Innovative Modern Methods of Construction (MMC) and expert offsite manufacturing have played an important role in the delivery of supporting housing in British Columbia (BC), Canada.
North Cowichan, British Columbia, Canada
Modern Methods of Construction (MMC)
2 min read
Two supportive housing developments were completed by BIM Academy’s sister company Ryder Architecture together with modular construction and prefabrication solutions specialists, Nomadic, for BC Housing at North Cowichan, BC with the support of BIM Academy.
The developments consist of 52 and 48 studio apartments respectively, which were purpose built for those currently experiencing or at risk of homelessness – providing safe and secure housing, offering food and shelter, as well as medical and mental health services for the area’s most vulnerable people.
The development was constructed using innovative MMC, which produced wooden framed, volumetric modules – all of which were designed and fabricated in a factory. A change in sequencing from traditional onsite construction to offsite in this way, meant that additional vigilance was needed to identify any possible problems or challenges that could be encountered onsite.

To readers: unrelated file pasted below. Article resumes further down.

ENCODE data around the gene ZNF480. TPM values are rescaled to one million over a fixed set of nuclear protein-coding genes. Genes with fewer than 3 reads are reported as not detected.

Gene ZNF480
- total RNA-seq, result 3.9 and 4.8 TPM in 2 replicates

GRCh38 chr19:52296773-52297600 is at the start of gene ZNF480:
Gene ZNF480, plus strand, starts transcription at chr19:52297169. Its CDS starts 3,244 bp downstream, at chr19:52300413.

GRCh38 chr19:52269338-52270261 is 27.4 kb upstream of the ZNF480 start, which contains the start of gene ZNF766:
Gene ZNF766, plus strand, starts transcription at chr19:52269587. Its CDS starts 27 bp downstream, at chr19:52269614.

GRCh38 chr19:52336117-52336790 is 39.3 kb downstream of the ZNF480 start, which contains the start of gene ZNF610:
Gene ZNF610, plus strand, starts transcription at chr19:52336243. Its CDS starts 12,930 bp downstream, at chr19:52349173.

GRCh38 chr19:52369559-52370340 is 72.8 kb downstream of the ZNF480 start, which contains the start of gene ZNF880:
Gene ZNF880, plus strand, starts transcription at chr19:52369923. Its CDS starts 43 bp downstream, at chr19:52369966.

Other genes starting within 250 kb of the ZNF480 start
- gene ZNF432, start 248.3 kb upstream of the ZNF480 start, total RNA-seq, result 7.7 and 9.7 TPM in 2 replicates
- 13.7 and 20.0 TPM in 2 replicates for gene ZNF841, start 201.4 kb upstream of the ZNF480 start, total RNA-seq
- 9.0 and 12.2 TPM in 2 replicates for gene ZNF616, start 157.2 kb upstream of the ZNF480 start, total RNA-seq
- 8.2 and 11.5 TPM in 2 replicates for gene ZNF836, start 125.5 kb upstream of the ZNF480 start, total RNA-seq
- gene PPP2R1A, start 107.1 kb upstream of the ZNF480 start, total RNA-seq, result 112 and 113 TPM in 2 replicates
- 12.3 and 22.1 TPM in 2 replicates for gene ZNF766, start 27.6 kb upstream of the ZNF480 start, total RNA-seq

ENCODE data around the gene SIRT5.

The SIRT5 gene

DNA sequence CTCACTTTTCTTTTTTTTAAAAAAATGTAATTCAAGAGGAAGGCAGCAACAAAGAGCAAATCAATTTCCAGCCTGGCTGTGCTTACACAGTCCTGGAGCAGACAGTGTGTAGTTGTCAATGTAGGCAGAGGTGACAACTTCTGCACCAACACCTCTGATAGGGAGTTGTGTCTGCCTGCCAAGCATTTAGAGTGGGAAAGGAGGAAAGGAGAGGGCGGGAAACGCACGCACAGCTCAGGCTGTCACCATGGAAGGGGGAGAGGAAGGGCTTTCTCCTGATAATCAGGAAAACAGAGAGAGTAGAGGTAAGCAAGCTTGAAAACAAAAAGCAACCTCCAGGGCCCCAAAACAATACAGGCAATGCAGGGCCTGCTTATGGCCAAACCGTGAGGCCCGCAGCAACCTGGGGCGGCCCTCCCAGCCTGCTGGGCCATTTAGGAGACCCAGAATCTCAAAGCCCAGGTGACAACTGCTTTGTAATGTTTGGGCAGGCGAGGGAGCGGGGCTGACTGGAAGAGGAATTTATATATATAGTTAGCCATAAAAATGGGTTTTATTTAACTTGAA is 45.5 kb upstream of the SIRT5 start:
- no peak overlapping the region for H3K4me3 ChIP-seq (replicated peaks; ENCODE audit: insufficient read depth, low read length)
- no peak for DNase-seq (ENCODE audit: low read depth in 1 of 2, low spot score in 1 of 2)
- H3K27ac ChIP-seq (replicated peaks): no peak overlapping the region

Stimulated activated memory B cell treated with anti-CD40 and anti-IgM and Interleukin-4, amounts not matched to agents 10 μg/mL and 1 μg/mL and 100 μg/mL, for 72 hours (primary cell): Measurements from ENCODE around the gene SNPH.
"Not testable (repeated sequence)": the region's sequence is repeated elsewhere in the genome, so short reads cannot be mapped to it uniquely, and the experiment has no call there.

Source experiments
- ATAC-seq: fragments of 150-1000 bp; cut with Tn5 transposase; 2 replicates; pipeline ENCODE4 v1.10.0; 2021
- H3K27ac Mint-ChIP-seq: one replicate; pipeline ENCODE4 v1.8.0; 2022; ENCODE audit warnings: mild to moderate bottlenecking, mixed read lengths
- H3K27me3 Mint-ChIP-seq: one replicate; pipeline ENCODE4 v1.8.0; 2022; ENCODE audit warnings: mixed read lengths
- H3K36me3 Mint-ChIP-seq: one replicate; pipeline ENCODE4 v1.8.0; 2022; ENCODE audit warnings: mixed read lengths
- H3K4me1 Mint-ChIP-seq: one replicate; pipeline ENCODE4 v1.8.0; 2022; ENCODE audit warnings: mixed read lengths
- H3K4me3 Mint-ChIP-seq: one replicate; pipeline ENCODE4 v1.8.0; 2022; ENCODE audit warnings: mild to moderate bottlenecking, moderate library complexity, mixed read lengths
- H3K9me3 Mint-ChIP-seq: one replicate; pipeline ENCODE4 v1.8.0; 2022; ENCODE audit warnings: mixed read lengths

All of this was made possible by BIM Academy defining a project BIM strategy for the design team and fabricators to work towards in their production of project BIM models for the modules.
The modules are comprised of simple box structures constructed with dimensional lumber and include floor and ceiling joist framing, sheathed in plywood and oriented strand board. Exterior membrane and temporary weather protection was applied in the factory, including EPDM temporary roofing, and then shrink wrapped. Most interior fit out and finishing also took place in the factory.
Work was able to be carried out on the superstructure at the same time as the foundations, increasing delivery speed. The mechanical and electrical work could also take place before the roofing was complete.
This ‘design build’ procurement method used in both developments enabled early involvement of the construction team, including input from mechanical and electrical subcontractors to ensure proposals were viable. The BIM models were used to achieve greater precision in the design process and through specifying material requirements, which reduced over ordering and decreased construction site waste. These models also host essential materials data to support maintenance of the building going forward.
The success of this project was the early involvement of BIM and the collaborative working between the design teams at Ryder and BIM Academy, and Nomadic.
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